Implementing New Approaches to Academic Honesty
Concurrent Session 2
Despite academia’s fear of dishonesty in the online environment, learn how the University of Tennessee, Knoxville is supporting cost effective, secure online testing without a proctored testing center or a third party vendor.
As opportunities for online undergraduate education continue to grow, the topic of academic honesty remains a critical, and often challenging, issue. An institution’s ability to promote and maintain academic honesty in online education is tied directly to the quality of its online learning initiatives; the quality of the students’ and the instructors’ experiences; and the credibility of associated programs and departments. An institution’s interest in assuring academic honesty is also tied to compliance and accreditation, including federal, state, and regional directives pertaining to online learning and student authentication. Schools without centralized testing facilities, and those that do not wish to outsource proctoring and other assessment services to third-party vendors, must re-examine strategies and identify tools that are both effective in maintaining online exam security, and cost efficient to the institution.
This proposal examines how the University of Tennessee, Knoxville (UTK) addressed growth in the number of asynchronous online undergraduate courses available to its students, and the accompanying need for new practices and tools related to maintaining academic honesty. Two of the school’s online learning administrators will discuss how the university leveraged existing campus initiatives related to academic integrity to expand secure testing options for faculty and students.
UTK complies with federal, state and regional requirements concerning online student verification primarily through the use of secure passwords and login procedures, as well as campus-wide policies such as the academic honor code and the computing code of conduct. Historically, online programming has been focused at the graduate and professional levels, and geared to meet the needs of off-campus students. Online classes often have weekly synchronous meeting times, and require students to complete project-based assignments and multiple forms of assessment throughout the term.
Over the last three years, the focus shifted slightly and the university has increased the number of online classes available to its on-campus, undergraduate students. Funding for course development centered on redesigning bottleneck courses, and creating more flexible learning environments for students who travel home in the summer. In order to meet the scheduling needs of students enrolled during the summer, the courses are designed primarily for asynchronous delivery and participation. As the number of student credit hours delivered through online asynchronous courses began to rise, campus administrators recognized the need to identify and implement "new technologies and practices,” as referenced in the SACS requirements for distance education (http://www.sacscoc.org/pdf/DistanceCorrespondenceEducation.pdfpolices).
Understanding that technology is both part of the problem and part of the solution, the Office of the Provost and the Office of Information Technology started to engage faculty and staff in frank discussions about student cheating, current institutional practices, and the difference between legitimate threats to academic honesty and unrealistic dangers wrought by the Internet. Several new approaches to online proctoring and exam security were piloted during 2014 – 2016. First, an upper division undergraduate math class utilized an online proctoring company to monitor students taking exams. While the third-party vendor services were adequate, and students’ experiences generally positive, the pilot was funding by non-recurring money. Given the expense of outsourcing online proctoring services, and administrative concerns about student privacy, additional approaches were sought that would include the integration of university supported real-time conferencing tools and UTK personnel.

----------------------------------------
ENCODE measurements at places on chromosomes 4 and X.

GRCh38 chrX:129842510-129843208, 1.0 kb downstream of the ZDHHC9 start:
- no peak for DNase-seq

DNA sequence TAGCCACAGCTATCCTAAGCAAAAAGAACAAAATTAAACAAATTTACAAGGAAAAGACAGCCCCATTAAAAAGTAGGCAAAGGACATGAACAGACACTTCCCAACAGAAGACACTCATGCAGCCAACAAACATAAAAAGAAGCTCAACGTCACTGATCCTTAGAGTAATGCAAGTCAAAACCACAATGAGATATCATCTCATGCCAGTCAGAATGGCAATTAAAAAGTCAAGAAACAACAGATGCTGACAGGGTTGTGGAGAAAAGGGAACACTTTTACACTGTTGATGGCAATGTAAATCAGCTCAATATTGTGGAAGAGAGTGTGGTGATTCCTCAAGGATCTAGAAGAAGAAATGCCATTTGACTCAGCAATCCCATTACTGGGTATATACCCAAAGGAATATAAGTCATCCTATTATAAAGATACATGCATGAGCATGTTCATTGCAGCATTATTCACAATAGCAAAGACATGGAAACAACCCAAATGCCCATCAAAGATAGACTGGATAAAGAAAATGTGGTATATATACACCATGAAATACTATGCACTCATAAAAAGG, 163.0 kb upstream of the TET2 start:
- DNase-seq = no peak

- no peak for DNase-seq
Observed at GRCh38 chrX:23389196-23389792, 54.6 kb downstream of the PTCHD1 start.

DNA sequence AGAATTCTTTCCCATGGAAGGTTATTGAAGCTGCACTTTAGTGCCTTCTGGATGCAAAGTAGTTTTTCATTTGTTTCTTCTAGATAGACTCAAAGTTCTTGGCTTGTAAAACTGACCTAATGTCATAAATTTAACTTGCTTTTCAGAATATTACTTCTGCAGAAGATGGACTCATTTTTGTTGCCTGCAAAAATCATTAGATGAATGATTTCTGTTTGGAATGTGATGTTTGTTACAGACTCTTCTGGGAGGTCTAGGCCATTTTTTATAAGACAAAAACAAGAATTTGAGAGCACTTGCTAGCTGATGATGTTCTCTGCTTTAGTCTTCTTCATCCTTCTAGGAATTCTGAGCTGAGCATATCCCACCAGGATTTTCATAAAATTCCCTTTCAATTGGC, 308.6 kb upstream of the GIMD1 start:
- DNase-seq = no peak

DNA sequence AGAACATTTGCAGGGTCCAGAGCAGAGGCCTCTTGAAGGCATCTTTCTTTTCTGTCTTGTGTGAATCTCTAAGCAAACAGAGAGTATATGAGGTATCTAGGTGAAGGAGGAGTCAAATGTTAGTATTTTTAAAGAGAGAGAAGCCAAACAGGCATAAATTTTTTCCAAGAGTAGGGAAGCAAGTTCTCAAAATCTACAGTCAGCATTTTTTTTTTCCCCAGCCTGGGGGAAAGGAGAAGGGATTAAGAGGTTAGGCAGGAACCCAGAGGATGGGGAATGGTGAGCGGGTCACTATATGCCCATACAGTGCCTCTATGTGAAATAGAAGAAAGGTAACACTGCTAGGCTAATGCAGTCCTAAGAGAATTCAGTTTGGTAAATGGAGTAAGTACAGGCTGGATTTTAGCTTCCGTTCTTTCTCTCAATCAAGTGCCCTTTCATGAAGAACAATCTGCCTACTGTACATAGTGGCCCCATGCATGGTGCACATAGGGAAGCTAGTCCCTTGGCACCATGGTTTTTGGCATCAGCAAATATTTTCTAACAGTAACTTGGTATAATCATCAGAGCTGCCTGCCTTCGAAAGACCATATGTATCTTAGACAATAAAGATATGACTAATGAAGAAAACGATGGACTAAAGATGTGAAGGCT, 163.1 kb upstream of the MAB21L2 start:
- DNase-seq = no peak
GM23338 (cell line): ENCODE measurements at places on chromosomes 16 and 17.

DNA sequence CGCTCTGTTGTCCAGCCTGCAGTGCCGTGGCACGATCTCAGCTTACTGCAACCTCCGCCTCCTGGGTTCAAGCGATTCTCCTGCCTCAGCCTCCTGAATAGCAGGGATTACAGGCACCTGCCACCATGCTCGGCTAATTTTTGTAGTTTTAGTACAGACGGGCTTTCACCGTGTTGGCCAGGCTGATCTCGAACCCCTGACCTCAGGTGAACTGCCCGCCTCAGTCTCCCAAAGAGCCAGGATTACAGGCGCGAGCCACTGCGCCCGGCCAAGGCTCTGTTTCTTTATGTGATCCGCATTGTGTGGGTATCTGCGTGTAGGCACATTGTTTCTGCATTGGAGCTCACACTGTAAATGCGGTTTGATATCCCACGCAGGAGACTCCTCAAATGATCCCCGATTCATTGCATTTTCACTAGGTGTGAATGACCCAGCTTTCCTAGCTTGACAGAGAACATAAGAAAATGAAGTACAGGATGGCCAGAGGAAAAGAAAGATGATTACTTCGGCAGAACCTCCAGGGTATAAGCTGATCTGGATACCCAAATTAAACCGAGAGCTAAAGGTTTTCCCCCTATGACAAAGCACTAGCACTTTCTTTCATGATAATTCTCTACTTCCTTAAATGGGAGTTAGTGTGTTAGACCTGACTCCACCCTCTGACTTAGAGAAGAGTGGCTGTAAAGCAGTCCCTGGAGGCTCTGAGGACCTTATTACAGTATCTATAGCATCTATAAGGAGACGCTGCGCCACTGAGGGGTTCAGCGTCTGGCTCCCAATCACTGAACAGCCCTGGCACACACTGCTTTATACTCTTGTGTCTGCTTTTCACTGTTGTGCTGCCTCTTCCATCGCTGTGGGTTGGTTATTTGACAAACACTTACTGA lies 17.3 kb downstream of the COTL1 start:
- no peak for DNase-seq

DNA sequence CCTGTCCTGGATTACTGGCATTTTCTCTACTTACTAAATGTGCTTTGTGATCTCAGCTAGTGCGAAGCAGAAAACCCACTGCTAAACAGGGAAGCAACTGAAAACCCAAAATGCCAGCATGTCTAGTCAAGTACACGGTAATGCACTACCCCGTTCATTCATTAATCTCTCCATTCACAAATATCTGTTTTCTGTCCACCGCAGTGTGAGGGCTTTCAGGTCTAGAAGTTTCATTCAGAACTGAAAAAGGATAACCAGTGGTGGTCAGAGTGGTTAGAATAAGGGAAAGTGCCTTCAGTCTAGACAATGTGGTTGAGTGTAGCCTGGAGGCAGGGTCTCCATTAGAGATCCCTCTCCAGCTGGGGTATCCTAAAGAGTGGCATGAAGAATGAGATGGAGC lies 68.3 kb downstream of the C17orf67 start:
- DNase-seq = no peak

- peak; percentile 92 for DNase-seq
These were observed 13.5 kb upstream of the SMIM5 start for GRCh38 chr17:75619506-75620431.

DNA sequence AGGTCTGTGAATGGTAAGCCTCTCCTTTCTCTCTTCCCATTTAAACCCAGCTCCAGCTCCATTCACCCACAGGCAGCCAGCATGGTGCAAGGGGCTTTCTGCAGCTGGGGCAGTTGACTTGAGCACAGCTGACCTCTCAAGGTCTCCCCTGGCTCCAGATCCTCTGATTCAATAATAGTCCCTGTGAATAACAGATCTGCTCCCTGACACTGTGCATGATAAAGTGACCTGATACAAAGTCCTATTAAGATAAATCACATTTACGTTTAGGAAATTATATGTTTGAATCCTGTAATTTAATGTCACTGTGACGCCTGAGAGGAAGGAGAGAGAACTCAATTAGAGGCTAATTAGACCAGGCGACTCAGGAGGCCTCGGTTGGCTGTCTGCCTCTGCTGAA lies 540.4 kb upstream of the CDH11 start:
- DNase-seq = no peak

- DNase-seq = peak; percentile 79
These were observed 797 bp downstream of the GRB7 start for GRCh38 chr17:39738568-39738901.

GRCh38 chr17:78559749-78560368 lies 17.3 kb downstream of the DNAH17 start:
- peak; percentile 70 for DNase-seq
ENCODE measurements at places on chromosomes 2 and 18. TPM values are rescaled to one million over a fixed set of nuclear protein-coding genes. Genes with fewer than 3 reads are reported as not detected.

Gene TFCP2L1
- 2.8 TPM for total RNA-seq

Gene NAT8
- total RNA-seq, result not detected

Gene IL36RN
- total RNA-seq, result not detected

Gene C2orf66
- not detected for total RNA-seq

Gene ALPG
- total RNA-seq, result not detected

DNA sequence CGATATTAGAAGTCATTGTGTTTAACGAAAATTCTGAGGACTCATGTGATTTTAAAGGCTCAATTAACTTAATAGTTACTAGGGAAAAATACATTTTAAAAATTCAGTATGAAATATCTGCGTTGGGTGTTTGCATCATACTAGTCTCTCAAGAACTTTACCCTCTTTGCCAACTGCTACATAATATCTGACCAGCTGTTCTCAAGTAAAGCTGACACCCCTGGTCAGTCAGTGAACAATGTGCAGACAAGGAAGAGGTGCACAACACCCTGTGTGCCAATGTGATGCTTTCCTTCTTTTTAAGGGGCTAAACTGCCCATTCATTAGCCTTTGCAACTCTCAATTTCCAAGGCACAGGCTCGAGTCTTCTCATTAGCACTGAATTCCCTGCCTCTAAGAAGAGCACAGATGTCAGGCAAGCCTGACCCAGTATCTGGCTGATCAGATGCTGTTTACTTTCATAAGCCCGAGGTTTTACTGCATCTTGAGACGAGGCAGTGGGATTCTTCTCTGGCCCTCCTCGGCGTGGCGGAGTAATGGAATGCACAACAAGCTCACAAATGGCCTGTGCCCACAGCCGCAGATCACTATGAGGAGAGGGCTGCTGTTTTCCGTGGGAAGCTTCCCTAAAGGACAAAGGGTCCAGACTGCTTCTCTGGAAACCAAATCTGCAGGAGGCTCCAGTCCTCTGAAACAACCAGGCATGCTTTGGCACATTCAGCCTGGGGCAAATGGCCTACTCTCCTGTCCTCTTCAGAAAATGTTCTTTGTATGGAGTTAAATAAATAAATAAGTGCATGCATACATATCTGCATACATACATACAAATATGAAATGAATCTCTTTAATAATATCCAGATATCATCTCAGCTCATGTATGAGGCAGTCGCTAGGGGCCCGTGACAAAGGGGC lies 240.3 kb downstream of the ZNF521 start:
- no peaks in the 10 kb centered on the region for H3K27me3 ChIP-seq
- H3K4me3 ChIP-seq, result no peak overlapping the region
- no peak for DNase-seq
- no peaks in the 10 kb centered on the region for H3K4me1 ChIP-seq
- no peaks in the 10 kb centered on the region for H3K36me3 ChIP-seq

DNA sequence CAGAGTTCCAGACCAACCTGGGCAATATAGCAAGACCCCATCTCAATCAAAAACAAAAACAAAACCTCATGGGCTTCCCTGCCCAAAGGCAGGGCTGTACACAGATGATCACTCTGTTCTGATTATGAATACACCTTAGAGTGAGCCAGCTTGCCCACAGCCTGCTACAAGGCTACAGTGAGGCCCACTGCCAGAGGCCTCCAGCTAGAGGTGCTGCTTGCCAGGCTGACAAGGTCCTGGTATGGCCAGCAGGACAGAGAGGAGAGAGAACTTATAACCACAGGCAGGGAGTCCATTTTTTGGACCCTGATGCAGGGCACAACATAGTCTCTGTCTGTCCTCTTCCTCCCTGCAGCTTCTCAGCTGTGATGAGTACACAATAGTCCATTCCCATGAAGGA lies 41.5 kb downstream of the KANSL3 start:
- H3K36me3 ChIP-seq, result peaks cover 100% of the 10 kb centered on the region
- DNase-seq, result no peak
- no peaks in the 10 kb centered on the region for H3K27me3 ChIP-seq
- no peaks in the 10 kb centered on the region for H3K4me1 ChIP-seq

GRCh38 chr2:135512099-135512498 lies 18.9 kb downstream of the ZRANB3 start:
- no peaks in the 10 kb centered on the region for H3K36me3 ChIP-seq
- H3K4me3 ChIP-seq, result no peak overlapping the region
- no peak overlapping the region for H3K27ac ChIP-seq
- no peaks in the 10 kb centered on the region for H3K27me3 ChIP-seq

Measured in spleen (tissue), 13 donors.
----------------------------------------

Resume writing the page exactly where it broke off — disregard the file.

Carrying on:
Subsequently, an upper division science class used Zoom as a way for GAs in the department to proctor online testing, and those proctors were compensated for their additional work during the semester. While this model was more cost-sustainable than the previous pilot, it presented challenges with regards to scalability and logistics, given this method requires a human to actively watch another person complete an exam. A third pilot involved a large, online Management course that required students to use both Respondus LockDown Browser (LDB) and Monitor when taking exams.
With regards to costs, ease of use, and the university’s ability to support a campus-wide solution, Respondus LDB and Monitor proved to be the best solution. These exam security tools provide the additional benefit of empowering students and faculty to take ownership of issues related to academic honesty in online courses.
This presentation will focus on how Respondus LDB and Monitor are being used at UTK to administer online tests in online and face-to-face courses. Faculty are rapidly abandoning paper and pencil tests for this online testing methodology, which allows faculty to take advantage of secure online testing options, and in the process, free up valuable classroom space. During the session, attendees will learn more about the process for using LDB and Monitor, see how the tools work, and hear feedback from faculty and students.